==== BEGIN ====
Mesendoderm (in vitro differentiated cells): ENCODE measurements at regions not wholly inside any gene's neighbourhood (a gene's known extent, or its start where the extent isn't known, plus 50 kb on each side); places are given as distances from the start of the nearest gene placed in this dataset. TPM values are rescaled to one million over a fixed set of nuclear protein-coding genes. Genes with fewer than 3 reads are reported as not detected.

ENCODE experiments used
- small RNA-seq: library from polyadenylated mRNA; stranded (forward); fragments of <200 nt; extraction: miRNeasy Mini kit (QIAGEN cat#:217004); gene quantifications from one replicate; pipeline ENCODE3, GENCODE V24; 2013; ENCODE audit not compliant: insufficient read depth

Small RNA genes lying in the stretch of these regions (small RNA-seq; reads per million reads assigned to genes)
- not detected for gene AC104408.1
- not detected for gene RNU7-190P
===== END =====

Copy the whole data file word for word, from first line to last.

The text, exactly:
Mesendoderm (in vitro differentiated cells): ENCODE measurements at regions not wholly inside any gene's neighbourhood (a gene's known extent, or its start where the extent isn't known, plus 50 kb on each side); places are given as distances from the start of the nearest gene placed in this dataset. TPM values are rescaled to one million over a fixed set of nuclear protein-coding genes. Genes with fewer than 3 reads are reported as not detected.

ENCODE experiments used
- small RNA-seq: library from polyadenylated mRNA; stranded (forward); fragments of <200 nt; extraction: miRNeasy Mini kit (QIAGEN cat#:217004); gene quantifications from one replicate; pipeline ENCODE3, GENCODE V24; 2013; ENCODE audit not compliant: insufficient read depth

Small RNA genes lying in the stretch of these regions (small RNA-seq; reads per million reads assigned to genes)
- not detected for gene AC104408.1
- not detected for gene RNU7-190P